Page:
Teams of volunteers in POWER congregations engaged these voters in conversations about Ballot Question #1 — which will help lift thousands of workers on city subcontracts out of poverty. POWER generated nearly 5,000 commitments to vote from this pool of infrequent voters – a far higher attempt-to-contact ratio than expected and that most campaigns experience.
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Contact: David Koppisch, POWER, 215-219-3950, email@example.com
Philadelphia – Tuesday, May 20, 2014 — Faith leaders from 40 congregations across the city — collectively known as POWER (Philadelphians Organized to Witness, Empower & Rebuild) — celebrated three months of intensive, systematic voter engagement and turn-out in key wards this evening.
POWER – which counts more than 25,000 individual members from 40 Catholic, Protestant, Jewish and Muslim congregations in every City Council district in the city — called and knocked on the doors of 45,000 “infrequent voters” — those with a less than a 50% voting propensity in primary elections.
“It was pretty easy,” said Rev. Melanie DeBouse, pastor of Evangel Chapel in North Philadelphia and POWER leader. “When I said I was a member of the interfaith group POWER and that we were fighting to raise wages for workers, people listened. Many not only committed to support Ballot Question 1, they wanted to know how they can get involved,” added DeBouse.
While it is too early to tell if Ballot Question 1 has passed, POWER leaders are optimistic that their efforts helped boost overall turnout in key wards. “We are only 40 congregations and we called and knocked on the doors of 45,000 voters who don’t normally vote in primary elections. Think about the power in that. We believe we have made a difference in this election” said Rev. Jarrett Kerbel, rector of St. Martin in the Field Episcopal Church, and board co-chair of POWER.
Indeed, among faith-based groups, POWER stood out this election in their pioneering of new voter engagement strategies. Using sophisticated technologies — including the Voter Activation Network (VAN) database and a predictive dialer phone system — as well as old fashioned door knocking and congregational gatherings, POWER congregations targeted those who might not otherwise be engaged in a primary election and would not likely get to the polls if not for a phone call or a knock on the door. POWER also experimented with decentralized voter engagement approaches — training each of its member congregations to form volunteer teams who created voter contact lists, organized phone banking and canvassing sessions and documented results in the VAN — as opposed to the “central command” approached used by many political campaigns.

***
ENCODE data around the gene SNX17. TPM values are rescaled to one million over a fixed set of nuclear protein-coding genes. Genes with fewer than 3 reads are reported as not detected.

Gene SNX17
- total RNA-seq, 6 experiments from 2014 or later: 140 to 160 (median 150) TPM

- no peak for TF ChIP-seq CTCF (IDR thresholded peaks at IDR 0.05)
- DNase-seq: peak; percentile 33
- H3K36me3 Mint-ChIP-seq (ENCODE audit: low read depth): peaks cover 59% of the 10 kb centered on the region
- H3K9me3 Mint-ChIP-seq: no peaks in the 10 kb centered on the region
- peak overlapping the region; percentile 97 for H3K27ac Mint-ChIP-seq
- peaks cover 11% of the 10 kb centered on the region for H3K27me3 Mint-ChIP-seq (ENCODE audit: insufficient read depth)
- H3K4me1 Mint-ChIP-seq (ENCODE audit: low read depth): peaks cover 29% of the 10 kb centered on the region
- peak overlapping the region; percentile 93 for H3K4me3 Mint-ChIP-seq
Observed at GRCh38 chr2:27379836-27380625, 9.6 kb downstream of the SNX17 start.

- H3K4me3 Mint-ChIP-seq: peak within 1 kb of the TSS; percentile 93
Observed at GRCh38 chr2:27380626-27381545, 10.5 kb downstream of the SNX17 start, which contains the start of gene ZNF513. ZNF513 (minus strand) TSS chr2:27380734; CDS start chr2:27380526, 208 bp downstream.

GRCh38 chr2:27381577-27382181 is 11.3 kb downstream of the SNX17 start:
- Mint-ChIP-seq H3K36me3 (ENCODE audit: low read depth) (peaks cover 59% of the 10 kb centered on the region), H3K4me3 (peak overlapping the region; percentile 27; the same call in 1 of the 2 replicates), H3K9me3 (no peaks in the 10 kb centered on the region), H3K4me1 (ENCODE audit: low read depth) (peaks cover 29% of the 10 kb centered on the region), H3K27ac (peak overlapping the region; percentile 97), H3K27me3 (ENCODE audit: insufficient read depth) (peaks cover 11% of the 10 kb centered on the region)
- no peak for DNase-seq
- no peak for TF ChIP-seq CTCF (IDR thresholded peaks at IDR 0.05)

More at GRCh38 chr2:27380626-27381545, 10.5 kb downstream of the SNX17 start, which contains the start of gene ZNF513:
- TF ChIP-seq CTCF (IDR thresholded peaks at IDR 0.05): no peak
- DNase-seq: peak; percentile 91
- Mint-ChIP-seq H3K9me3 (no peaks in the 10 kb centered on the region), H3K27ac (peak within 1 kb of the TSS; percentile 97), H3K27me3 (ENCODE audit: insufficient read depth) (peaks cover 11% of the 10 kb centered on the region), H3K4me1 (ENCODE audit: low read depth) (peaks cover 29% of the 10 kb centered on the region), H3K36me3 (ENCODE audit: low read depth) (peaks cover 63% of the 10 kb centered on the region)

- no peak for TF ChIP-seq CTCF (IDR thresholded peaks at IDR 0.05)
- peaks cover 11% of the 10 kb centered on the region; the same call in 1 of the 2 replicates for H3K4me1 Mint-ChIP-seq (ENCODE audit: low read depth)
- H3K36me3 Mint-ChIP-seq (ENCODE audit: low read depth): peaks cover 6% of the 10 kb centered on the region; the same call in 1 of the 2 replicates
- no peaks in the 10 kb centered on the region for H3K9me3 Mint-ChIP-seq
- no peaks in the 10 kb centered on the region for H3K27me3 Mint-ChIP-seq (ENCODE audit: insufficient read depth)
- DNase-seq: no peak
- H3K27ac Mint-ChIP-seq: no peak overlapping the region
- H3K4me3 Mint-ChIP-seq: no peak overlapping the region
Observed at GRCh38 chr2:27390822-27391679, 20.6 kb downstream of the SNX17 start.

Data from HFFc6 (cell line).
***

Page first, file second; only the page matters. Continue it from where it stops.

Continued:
“POWER is one of the best examples of faith-based groups bringing a pro-working family moral agenda to the ballot box” said Gordon Whitman, Deputy Director of the PICO National Network, the largest networks of faith-based community organizing groups in the country. “Putting good measures on the ballot and turning people out to vote is where people of faith have to go if we are serious about achieving racial and economic justice in our cities and country,” added Whitman.
POWER sees its work on Ballot Question 1 as part of a national movement towards more just wage standards and a counter attack on growing inequality. POWER intends to build on momentum of today’s victory to increase the civic engagement of those who are often left out of the political process. For the coming year, POWER has its sights on a full, fair funding formula for the allocation of state education dollars and is looking to the fall election season to make another mark.
“We were not only interested in helping push Ballot Question #1 over the finish line — which will, if fully enforced, have direct impact on thousands of workers’ lives — we are also interested in changing how democracy operates in this city and in this state” said Rabbi Lauren Grabelle Herrmann, of Kol Tzedek Synagogue in West Philadelphia and a POWER leader.
“We believe that when those on the margins start engaging in the political process, with voting as a start, then we can start shifting the benefits of public policies more towards those disempowered communities” added Grabelle Herrmann who will help preside over a victory party tonight, May 20th, at 8:00pm , St. Malachy’s School Cafeteria, located in the school building attached to 1429 N. 11th Street, Philadelphia, PA 19122.
Call David Koppisch 215-219-3950 for more information.